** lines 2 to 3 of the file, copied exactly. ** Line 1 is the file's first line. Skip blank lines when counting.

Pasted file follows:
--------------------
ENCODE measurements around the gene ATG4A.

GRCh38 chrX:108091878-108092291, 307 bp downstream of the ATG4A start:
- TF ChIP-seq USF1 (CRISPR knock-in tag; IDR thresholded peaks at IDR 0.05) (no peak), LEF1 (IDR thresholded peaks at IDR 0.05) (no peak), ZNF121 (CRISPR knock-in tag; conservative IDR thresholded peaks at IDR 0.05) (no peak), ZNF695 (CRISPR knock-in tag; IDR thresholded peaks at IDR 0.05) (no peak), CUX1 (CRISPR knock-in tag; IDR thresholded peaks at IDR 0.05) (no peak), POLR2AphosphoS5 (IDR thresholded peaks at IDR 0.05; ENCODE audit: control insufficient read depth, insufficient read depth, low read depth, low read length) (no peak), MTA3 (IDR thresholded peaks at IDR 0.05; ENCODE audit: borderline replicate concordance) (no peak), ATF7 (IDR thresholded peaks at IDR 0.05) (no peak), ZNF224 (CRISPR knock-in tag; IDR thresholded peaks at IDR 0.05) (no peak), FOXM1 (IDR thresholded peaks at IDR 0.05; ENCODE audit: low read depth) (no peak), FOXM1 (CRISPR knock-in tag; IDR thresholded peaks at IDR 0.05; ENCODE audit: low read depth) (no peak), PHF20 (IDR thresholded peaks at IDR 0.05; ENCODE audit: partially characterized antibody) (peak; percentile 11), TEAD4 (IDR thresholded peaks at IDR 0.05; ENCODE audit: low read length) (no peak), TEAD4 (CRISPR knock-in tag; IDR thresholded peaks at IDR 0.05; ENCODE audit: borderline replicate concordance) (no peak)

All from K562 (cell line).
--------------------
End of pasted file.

GRCh38 chrX:108091878-108092291, 307 bp downstream of the ATG4A start:
- TF ChIP-seq USF1 (CRISPR knock-in tag; IDR thresholded peaks at IDR 0.05) (no peak), LEF1 (IDR thresholded peaks at IDR 0.05) (no peak), ZNF121 (CRISPR knock-in tag; conservative IDR thresholded peaks at IDR 0.05) (no peak), ZNF695 (CRISPR knock-in tag; IDR thresholded peaks at IDR 0.05) (no peak), CUX1 (CRISPR knock-in tag; IDR thresholded peaks at IDR 0.05) (no peak), POLR2AphosphoS5 (IDR thresholded peaks at IDR 0.05; ENCODE audit: control insufficient read depth, insufficient read depth, low read depth, low read length) (no peak), MTA3 (IDR thresholded peaks at IDR 0.05; ENCODE audit: borderline replicate concordance) (no peak), ATF7 (IDR thresholded peaks at IDR 0.05) (no peak), ZNF224 (CRISPR knock-in tag; IDR thresholded peaks at IDR 0.05) (no peak), FOXM1 (IDR thresholded peaks at IDR 0.05; ENCODE audit: low read depth) (no peak), FOXM1 (CRISPR knock-in tag; IDR thresholded peaks at IDR 0.05; ENCODE audit: low read depth) (no peak), PHF20 (IDR thresholded peaks at IDR 0.05; ENCODE audit: partially characterized antibody) (peak; percentile 11), TEAD4 (IDR thresholded peaks at IDR 0.05; ENCODE audit: low read length) (no peak), TEAD4 (CRISPR knock-in tag; IDR thresholded peaks at IDR 0.05; ENCODE audit: borderline replicate concordance) (no peak)